13 ways to win a copy editor's
heart -- and look smarter in print
Lisa's Big List O' Most Common Errors
Arranged alphabetically, not in order of offensiveness
November 3, 2008 | Being a copy editor for The
Statesman can be a rewarding experience. Something
about going through a story and finding a missed comma
or a misspelling is just satisfying. The best part is
that few people seem to want the job, so I'm hoping
for relative job stability upon graduation. Unfortunately,
sometimes there are frustrating errors, errors that
just keep popping up in every story from tennis to Tennyson.
Ideally, of course, each writer would be given an AP
Stylebook and be forced to memorize it before taking
another assignment. This does not appear, however, to
be a reasonable demand. In lieu of that, I have devised
a simple 13-item list of the most annoying problems
I routinely find.
1. ADJECTIVES. Use only if someone said them or if
you have to differentiate between similar objects, such
as the blue car vs. the black car. Otherwise, keep them
2. ATTRIBUTION. Please attribute. Attribute everything
short of the Earth being round and USU being the Aggies.
If you think you have over-attributed, do not worry.
We would much prefer taking out excess attributions
as opposed to trying to call you to figure out where
you got something. When identifying students with majors
or professors with titles, avoid using "a." For instance,
this would make it "Jeremy Todd, sophomore in education,"
which explains it with sufficient clarity for the average
3. COMMAS. We understand the workings of the comma
are complex and often confusing. Basically, though,
do not use a comma in a list of things with an "and"
or an "or," such as "Joe bought bread, eggs and milk,"
NOT "Joe bought bread, eggs, and milk."
4. ELLIPSIS. Typically used as the expression that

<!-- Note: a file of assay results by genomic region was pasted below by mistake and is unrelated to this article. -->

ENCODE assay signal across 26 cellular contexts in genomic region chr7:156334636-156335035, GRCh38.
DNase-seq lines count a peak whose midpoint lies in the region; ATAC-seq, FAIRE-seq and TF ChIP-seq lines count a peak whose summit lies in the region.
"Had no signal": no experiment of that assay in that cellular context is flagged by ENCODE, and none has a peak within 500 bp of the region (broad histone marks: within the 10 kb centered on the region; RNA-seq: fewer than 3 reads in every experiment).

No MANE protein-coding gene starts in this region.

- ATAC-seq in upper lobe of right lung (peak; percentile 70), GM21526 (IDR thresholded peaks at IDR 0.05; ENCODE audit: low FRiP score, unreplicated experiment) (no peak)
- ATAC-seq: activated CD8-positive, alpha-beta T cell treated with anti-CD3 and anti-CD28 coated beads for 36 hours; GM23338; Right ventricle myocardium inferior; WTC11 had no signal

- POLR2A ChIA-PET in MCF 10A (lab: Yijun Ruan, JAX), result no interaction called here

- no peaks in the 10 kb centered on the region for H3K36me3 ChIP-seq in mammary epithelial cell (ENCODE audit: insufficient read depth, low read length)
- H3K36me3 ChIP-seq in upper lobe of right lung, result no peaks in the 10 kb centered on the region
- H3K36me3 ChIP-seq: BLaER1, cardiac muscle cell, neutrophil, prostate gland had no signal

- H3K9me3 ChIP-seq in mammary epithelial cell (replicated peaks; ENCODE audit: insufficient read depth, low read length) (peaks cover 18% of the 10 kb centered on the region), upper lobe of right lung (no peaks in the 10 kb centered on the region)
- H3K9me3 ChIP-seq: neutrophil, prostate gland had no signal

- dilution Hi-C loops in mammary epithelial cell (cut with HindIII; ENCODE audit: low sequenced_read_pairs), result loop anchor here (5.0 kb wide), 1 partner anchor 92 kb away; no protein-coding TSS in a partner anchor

something has been omitted from a direct quote. Please
note that if you do omit something, be sure to make
sure the original meaning is not lost. It's just easier
not to use them, but if you must, please add a space,
three periods, and another space. If someone trails
off, just put one period and end the quote. Exceptions
to this is only if Godzilla is eating Old Main and the
person trailed off because they were being eaten.
5. ITS/IT'S. Use "its" everywhere except in the case
of a conjunction where "it's" is the replacement for
6. MONTHS. Abbreviate when using with a date, such
as "Oct. 28." Spell out, however, when referring to
just the months, such as "Smith said the organization
will continue their efforts to achieve world peace throughout
September," or when using just the months with years,
like in "January 2009."
7. PARENTHESES. Do not use unless inserting something
into a direct quote, as in "President (John) Cooper
wishes to announce." If you need to explain something
in the story, just use commas.
8. QUOTES. Quotes are fun little nuggets of life within
your story. Choose them wisely. Use them to express
something someone said that you simply cannot paraphrase
any better or more concise. Also, since they are so
fun and lifelike, don't bury them! Let them breathe
the sweet freedom of their own paragraph!
9. SAID. When you attribute, please use the word "said."
Said is a very good word and is doing a fabulous job
on its own. It doesn't need any help from other, similar
words like "exclaimed," "laughed," "explained," or even
"says." The exception to this is when you are referencing
a document or Web site, in which case we'd like you
to use "says" and "according to." People, by the way,
cannot be accorded to. Additionally, when you do use
that wonderful word, please put it after the subject,
like in "Smith said" or "he said." Only put it before
the subject on first reference when the person has a
long title, such as "said Thomas Smith, vice president
of the United Puppy Lovers Association of Utah."
10. SEMICOLONS. My rule of thumb is to avoid them
wherever possible. I seriously doubt anyone has a thorough
knowledge of the intricate workings of the semicolon.
If you are among the elite group who does, please educate
me as I don't understand it entirely myself. If you
are not in this group, try to find a better way to present
11. SPACES. The use of only one space after each sentence
is much preferred to two. We understand that many of
you were taught this way, but it just makes our life
harder to have to go through and take the extra spaces
out before layout.
12. WEB SITE. Two words, capital W, lower-case e-b,
space, s-i-t-e. On a related topic, the Internet is
to be capitalized.
13. YOU. Jay calls this "I trouble." Please, please,
please, please, PLEASE do not, under any circumstances
with the exception of direct quotes and in the event
you have a personal column, use the words "you," "I,"
"we," "our," or any other of that description. As journalists,
it is our job to be as objective as possible. This requires
us to take a step back from everybody else. To use any
of these personal words gives us a feel of familiarity
with the reader, compromising our neutrality. Instead
of "If you want to know more," just say "If students
want to know more," or, best yet, "For more information."
It can be hard, we know. But please just don't.